Native Son Noted

Blues for Mr. Baldwin

There's little fire this time in Blue Heron's A Prophet Among Them, a James Baldwin bio-play with occasional music. The playwright, actors, percussionist, and lighting board operator work themselves into a frenzy of enthusiasm and earnestness, but few sparks ignite.

The piece opens promisingly enough as a deceased Baldwin (Reggie Montgomery) arrives to supervise his own memorial service. Baldwin announces a sermon based on a passage from Revelations—"Write the things which thou hast seen and the things that are and the things that shall be thereafter"—and commences reenacting substantive events from his life. In these opening minutes, it seems that playwright Wesley Brown may accomplish the remarkable task of knitting black popular culture forms (gospel, blues, revival meetings, chitlin circuit ribaldry) and a high modernist structure.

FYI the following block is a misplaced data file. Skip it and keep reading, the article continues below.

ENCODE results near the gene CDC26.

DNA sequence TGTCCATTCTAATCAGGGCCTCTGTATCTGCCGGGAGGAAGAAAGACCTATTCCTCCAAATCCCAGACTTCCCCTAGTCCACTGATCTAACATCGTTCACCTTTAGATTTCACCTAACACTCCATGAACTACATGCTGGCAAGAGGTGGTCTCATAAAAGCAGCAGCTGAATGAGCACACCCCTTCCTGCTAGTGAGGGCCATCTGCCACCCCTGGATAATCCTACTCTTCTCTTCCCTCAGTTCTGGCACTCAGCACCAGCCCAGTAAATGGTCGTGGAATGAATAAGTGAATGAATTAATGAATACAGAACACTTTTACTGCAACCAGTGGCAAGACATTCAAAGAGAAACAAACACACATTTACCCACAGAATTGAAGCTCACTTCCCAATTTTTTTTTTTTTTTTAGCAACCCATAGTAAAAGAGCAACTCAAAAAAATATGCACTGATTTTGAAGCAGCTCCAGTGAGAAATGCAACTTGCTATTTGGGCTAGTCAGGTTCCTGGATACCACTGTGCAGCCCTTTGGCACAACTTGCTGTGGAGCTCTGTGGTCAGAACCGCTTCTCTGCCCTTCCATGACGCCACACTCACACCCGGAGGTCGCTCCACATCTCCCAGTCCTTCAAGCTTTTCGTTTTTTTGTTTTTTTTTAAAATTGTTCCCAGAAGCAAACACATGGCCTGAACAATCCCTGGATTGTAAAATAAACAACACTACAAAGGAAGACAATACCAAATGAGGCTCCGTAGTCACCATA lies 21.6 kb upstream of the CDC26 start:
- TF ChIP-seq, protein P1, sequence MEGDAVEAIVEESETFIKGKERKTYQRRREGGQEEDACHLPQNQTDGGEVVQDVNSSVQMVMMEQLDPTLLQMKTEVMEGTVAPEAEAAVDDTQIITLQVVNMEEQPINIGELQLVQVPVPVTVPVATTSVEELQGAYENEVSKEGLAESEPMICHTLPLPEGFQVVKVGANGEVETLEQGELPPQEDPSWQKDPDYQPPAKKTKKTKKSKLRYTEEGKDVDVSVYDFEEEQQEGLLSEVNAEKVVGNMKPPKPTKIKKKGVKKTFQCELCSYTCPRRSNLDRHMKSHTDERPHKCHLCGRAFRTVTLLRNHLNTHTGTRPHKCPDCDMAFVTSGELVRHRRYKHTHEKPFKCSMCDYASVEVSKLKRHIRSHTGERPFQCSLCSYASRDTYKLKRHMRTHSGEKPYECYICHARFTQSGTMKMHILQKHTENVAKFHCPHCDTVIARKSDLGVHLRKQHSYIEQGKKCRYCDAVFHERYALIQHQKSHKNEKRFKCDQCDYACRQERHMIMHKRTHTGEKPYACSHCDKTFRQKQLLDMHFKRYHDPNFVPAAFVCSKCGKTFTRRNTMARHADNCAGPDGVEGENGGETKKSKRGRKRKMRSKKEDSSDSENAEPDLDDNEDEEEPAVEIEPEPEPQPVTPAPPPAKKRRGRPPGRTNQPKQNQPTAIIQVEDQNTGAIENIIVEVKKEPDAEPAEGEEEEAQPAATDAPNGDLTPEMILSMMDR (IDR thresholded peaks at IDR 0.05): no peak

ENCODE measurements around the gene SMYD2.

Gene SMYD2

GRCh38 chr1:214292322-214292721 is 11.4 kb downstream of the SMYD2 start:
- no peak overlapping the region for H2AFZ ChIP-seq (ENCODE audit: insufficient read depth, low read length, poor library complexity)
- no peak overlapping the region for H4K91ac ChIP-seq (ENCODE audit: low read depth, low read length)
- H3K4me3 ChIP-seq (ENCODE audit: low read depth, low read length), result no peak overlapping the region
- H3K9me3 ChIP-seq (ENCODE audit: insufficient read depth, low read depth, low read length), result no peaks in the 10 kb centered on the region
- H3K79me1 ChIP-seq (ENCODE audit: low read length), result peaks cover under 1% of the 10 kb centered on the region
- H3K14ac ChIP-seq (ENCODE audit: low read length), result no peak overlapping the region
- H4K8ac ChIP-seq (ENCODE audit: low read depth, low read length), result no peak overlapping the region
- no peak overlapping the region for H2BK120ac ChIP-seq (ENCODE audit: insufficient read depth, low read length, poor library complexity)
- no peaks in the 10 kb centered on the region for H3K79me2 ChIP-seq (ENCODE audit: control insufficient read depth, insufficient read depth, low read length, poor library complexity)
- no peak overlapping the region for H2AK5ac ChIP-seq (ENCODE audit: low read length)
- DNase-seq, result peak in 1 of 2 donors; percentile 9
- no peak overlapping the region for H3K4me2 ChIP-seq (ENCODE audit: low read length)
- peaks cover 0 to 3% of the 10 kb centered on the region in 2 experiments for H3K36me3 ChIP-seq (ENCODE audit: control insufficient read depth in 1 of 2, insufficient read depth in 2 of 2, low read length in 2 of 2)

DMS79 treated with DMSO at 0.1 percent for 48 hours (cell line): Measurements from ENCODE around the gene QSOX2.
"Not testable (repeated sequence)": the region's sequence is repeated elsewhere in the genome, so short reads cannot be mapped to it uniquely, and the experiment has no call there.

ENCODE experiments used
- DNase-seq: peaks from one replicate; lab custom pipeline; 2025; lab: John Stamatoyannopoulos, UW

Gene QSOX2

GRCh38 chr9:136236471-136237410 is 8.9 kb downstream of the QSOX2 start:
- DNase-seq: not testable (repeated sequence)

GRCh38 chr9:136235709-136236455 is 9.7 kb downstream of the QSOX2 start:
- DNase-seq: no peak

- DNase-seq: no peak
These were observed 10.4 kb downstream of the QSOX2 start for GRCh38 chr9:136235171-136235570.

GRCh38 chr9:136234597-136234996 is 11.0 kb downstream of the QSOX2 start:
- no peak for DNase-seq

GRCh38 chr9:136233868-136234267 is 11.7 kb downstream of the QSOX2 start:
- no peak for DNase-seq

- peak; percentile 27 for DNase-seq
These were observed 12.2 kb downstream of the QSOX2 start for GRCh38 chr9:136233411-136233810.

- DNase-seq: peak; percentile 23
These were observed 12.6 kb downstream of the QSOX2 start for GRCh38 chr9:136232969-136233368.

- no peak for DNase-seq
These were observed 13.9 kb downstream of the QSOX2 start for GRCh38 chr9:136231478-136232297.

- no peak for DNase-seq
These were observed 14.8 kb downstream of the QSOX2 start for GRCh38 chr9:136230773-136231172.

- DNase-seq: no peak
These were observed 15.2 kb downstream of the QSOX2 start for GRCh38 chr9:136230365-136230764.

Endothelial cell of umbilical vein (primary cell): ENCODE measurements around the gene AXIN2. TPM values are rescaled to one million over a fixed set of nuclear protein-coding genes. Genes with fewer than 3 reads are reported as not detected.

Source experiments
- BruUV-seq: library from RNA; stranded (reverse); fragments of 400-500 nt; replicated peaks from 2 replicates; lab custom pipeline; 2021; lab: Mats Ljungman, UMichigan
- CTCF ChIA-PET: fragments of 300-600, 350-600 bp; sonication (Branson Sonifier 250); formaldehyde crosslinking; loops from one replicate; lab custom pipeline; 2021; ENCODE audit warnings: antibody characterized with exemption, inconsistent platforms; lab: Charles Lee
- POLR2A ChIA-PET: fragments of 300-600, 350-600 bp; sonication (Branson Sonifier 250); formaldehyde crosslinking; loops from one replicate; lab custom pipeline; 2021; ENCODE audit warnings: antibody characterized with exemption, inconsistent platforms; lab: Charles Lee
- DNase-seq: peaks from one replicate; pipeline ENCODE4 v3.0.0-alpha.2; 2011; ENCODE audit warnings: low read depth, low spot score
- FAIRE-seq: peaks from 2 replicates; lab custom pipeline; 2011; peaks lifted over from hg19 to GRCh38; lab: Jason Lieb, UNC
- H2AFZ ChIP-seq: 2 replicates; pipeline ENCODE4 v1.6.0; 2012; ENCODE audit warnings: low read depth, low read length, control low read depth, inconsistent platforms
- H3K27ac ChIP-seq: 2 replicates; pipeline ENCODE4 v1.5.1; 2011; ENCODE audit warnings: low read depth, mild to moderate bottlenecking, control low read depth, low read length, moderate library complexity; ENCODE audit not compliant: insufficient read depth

But as the play progresses, these threads unravel. The action becomes a tangle of book-report exposition, heavy-handed moralizing, and celebrity cameo (why look, it's Henry James and William Faulkner! Come meet Malcolm X and Harriet Beecher Stowe). Meanwhile, the actors attempt to substitute overplaying for narrative coherence, no doubt with director Marie Thomas's encouragement. Montgomery is the worst offender, incarnating Baldwin in a positively Tourettian welter of grimaces, tics, and stutters.

Throughout the play, characters from Baldwin's fiction confront the author with questions: Why didn't you let me live? Why didn't you let me love? Perhaps they should spare a few choice queries for the playwright and director.

 
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